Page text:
12/10/2006 11:51 pm ET | Updated May 25, 2011

Where is US Leadership in New Orleans on Human Rights Day?

On Human Rights Day the world celebrates the work of former first lady Eleanor Roosevelt and others to craft the UN's Universal Declaration of Human Rights in 1948. The document defines the international community's commitments to human rights as "the foundation of freedom, justice and peace in the world."

The United States, a nation built on the concept of "inalienable rights", despite recent shortcomings has been a historic example and an international leader in spreading human rights. Still true leadership is not just about pointing fingers and coercing other countries to respect rights. It requires the courage and introspection to address human rights crisis that develop at home.

A serious human rights crisis has developed for people displaced from the Gulf Coast by Hurricane Katrina, particularly from New Orleans. More than a million people were uprooted from their communities after the storm with over 300,000 from New Orleans alone still displaced over one year after the levees broke. These vulnerable displaced people have been all but abandoned by their government officials as the future of New Orleans and the Gulf Coast region is being determined.

Community leaders in the city are embracing the idea that all the storm's survivors have a right to return to their neighborhoods to participate in the rebuilding process.

"There are instances of officials at all levels of government siding against repairing homes and restoring the lives of displaced people," said Stephen Bradberry, ACORN lead organizer in New Orleans and 2005 winner of the RFK Human Rights Award. "There needs to be a fundamental shift towards government assistance that supports the right to return to a place once called home."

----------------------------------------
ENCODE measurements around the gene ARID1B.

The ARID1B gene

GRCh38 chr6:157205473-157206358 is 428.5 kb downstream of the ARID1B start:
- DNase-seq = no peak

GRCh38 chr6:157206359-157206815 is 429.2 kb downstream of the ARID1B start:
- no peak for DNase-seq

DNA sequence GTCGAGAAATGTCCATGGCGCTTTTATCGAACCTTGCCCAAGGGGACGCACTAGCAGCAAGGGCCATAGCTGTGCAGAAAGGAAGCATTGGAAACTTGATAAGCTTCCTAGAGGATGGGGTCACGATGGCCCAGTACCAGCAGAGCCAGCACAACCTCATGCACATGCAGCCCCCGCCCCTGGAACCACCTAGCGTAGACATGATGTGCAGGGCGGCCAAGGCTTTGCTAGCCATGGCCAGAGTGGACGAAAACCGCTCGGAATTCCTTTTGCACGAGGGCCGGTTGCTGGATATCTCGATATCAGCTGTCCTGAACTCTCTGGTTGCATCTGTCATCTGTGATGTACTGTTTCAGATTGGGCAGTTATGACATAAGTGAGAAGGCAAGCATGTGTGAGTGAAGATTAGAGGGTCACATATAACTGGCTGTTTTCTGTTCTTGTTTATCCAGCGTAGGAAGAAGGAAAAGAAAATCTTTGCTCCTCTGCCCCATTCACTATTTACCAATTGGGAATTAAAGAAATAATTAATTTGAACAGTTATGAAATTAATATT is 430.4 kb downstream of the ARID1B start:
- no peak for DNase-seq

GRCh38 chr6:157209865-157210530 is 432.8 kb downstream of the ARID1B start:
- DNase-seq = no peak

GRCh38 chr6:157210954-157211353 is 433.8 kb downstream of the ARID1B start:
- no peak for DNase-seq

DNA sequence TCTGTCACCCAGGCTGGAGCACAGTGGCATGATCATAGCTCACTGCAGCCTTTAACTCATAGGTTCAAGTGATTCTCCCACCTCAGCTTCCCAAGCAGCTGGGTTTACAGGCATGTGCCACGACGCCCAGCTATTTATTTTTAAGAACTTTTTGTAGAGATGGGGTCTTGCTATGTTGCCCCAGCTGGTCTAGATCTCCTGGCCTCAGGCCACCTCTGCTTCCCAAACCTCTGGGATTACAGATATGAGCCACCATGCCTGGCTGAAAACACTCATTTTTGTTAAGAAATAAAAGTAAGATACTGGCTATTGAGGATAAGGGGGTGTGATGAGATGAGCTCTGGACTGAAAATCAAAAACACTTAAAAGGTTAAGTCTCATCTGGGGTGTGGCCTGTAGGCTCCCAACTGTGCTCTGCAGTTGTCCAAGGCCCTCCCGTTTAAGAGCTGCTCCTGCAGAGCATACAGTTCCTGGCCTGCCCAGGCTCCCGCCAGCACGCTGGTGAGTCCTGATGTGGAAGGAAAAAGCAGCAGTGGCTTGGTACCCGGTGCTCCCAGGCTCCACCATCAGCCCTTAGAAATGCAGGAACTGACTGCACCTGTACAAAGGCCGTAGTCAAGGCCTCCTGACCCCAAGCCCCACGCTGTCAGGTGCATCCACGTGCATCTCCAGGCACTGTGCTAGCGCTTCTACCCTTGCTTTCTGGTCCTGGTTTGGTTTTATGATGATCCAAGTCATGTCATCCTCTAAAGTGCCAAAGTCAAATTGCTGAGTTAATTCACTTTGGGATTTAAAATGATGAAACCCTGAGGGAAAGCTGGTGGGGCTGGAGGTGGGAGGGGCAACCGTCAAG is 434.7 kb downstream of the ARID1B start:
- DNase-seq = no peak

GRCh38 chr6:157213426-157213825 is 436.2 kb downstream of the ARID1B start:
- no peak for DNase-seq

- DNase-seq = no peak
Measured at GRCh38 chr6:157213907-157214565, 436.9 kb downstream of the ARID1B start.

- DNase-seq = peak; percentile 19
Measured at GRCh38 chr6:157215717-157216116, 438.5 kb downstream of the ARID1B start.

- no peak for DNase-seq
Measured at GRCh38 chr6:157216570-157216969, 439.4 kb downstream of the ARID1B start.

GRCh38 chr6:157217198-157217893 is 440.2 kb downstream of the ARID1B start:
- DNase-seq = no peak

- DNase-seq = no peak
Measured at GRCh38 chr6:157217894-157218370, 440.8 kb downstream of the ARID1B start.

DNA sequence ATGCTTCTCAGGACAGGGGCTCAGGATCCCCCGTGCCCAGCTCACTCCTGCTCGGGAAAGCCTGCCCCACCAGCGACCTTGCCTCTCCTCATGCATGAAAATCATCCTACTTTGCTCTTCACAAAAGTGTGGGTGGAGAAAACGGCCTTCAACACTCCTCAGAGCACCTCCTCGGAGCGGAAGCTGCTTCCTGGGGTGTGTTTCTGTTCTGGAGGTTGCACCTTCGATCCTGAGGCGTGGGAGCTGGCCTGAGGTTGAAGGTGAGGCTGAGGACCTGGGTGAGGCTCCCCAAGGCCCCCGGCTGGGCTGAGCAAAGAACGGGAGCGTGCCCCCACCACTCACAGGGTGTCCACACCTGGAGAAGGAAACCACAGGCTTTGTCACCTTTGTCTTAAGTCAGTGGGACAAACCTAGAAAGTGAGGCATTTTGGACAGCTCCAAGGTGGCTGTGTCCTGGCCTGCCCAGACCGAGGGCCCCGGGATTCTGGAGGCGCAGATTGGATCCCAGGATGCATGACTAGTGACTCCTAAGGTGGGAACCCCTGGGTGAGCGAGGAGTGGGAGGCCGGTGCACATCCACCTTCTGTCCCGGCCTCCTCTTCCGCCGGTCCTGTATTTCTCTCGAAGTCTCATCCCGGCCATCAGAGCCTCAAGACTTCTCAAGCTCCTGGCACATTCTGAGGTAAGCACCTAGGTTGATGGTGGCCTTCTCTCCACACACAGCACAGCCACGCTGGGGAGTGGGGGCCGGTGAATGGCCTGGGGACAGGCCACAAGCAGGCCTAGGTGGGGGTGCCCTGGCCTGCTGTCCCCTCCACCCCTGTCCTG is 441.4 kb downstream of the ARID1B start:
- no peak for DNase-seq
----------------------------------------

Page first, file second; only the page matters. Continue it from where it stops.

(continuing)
This idea is supported by the internationally approved framework to equally protect the human rights of people before, during and after being displaced by a humanitarian disaster, the U.N.'s Guiding Principles on Internal Displacement.

The Principles includes rights to shelter, food, water, due process and equal justice, but also the right to health, access to information and the right to vote and participate in local decisions about rebuilding. The final responsibility for the human rights of displaced people falls to the federal government, which is required to create conditions to allow the displaced to voluntarily return and not remain displaced for longer than necessary.

The U.S. Agency for International Development already endorses the Principles and uses US tax dollars to implement its framework to uphold human rights in post-tsunami Sri Lanka and post-war Iraq or Colombia. Oddly Bush Administration officials over the summer told the UN Human Rights Committee that they believe Americans displaced by Katrina, who they evasively re-brand as "evacuees", do not deserve the rights extended under the Principles. Following through on this lack of commitment, legal scholars with the Institute of Southern Studies have found the federal government in violation of 16 of 30 Principles.

While the US government's failures to respond to Hurricane Katrina have been well documented, fewer people realize its role in stopping the displaced from receiving the aid necessary to pull their lives back together to return and rebuild.